About a hundred years before the Civil War, two British surveyors, Jeremiah Mason and Charles Dixon, with a crew of ax-men, marked out 270 miles of wilderness. They set a stone at every mile, and another grander one embossed with the arms of the Penn and Calvert clans every five miles. The resulting map pacified a decades-long territorial quarrel between Maryland and Pennsylvania.
Today, no historian refers to that surveyor’s mark as a symbol of unity. Although Maryland remained in the Union during the war, the mythic Mason-Dixon Line would stand for disunity between North and South for decades to come.
A century after Appomattox, organized resistance to federal power seemed a rear-guard action at best. The South had squandered its shares in the moral argument. It was subdued. If Washington had been right about slavery and segregation, perhaps it knew best about everything. And maybe it would behoove reactionaries to keep their mouths shut when the courts discovered additional rights previously unsuspected in the Constitution or its penumbras.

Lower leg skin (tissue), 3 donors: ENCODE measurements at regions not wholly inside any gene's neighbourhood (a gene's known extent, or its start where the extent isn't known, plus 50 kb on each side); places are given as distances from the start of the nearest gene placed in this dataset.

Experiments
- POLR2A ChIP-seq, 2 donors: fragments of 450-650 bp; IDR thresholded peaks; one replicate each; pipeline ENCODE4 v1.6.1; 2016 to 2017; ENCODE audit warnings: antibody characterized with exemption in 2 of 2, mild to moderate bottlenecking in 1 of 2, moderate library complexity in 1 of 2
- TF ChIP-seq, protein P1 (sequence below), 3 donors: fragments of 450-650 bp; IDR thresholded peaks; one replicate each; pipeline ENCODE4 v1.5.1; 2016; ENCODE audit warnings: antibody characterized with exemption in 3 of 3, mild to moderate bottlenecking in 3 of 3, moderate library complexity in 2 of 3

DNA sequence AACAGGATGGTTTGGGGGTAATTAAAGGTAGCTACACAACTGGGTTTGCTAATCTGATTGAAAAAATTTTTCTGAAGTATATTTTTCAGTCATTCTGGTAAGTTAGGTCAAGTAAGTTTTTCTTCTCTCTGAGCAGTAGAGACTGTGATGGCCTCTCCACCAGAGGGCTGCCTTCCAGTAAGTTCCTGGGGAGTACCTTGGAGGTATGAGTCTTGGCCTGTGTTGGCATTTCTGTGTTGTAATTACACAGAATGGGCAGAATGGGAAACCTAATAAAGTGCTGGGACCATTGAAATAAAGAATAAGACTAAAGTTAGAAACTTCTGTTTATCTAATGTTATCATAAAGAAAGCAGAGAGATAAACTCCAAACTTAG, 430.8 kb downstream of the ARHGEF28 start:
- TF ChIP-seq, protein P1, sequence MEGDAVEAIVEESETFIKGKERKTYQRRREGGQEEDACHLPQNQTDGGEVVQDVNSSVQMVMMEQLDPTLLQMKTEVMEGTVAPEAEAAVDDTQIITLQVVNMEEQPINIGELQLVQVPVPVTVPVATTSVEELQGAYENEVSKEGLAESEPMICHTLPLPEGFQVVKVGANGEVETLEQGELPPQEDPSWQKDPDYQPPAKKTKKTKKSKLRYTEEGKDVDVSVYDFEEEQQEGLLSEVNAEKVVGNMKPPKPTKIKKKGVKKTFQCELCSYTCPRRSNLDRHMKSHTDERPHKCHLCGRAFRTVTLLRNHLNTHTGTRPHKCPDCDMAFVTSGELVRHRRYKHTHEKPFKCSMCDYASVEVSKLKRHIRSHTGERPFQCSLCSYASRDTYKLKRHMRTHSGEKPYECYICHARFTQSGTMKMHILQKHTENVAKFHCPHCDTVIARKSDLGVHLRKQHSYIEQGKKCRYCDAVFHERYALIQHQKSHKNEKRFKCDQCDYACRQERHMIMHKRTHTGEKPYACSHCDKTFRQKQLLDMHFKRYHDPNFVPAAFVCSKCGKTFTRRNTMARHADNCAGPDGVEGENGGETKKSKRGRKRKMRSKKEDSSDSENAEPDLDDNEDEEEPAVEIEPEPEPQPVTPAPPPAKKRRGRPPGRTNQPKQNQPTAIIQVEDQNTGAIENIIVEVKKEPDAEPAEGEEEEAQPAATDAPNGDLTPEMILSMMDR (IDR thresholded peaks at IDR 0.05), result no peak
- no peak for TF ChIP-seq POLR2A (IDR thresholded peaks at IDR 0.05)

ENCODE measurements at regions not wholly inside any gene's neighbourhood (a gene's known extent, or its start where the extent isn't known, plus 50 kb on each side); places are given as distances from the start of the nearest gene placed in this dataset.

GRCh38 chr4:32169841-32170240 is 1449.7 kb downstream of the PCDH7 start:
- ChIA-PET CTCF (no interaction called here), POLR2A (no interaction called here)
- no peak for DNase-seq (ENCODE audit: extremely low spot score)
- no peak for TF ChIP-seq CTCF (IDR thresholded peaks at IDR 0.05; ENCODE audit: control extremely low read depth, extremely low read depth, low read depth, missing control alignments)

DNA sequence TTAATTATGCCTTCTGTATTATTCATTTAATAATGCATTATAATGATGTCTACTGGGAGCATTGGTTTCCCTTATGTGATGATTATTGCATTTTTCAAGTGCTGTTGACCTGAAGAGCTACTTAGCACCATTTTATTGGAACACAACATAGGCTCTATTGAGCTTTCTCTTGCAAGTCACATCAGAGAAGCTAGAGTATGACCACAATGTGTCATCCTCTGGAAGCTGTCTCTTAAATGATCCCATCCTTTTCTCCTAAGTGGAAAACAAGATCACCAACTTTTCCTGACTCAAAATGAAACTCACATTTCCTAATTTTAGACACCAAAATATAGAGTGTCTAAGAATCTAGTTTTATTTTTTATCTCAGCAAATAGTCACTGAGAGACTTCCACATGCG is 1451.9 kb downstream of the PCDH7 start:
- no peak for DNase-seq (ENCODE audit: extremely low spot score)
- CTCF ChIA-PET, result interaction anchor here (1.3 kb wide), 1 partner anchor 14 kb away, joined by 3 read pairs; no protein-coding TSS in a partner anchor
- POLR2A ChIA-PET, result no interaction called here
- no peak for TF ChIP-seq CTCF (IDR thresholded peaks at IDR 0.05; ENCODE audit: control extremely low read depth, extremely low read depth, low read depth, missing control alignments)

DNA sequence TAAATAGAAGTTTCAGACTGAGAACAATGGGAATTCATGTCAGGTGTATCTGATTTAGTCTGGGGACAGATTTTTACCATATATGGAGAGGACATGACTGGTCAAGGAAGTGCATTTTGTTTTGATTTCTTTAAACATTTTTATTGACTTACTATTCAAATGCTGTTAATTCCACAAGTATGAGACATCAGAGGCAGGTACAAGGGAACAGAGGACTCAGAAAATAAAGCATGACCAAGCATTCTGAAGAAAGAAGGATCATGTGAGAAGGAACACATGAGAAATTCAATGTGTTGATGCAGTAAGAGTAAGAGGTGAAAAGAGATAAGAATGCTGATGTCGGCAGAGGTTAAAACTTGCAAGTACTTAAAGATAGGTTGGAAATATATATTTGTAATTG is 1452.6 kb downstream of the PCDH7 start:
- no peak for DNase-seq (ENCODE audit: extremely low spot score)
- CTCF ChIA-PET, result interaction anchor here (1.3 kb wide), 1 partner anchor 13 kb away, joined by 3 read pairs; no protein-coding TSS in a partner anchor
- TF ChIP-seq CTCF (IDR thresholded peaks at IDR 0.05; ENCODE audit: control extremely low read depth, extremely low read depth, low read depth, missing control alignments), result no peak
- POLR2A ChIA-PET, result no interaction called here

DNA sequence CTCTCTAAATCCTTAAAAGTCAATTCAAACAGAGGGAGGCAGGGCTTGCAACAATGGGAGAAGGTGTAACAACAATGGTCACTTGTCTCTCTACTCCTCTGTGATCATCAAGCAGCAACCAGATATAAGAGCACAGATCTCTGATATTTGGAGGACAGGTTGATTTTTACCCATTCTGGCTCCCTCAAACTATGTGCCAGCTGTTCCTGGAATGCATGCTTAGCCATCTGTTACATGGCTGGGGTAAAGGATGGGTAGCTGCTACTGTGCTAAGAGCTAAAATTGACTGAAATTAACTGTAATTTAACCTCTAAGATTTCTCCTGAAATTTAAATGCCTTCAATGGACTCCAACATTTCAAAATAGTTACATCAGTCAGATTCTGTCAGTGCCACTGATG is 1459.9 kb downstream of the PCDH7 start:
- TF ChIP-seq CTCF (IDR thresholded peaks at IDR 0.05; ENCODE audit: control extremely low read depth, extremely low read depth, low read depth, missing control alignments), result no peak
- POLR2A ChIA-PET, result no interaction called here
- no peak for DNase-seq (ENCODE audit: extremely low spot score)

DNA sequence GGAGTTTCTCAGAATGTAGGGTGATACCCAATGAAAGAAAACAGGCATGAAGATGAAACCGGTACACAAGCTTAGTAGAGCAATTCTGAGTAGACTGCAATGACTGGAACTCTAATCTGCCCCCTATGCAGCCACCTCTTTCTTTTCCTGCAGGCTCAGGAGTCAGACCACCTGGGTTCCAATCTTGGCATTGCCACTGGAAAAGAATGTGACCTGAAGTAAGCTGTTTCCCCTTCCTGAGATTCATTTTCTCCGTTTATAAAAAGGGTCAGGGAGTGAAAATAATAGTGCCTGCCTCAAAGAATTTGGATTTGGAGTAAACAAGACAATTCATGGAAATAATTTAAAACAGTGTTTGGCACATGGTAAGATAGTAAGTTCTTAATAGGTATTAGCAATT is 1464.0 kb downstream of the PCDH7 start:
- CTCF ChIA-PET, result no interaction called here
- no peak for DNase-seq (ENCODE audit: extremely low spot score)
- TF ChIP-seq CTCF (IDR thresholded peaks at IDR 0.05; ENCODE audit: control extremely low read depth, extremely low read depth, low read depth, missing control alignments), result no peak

After the 1950’s brought about the integration of the schools—and equal access to all public accommodations—“equality” was on its way to becoming a talismanic incantation rather than a limited juridical concept. Rational discourse, appeals to precedent, natural law, the authority of an archaic...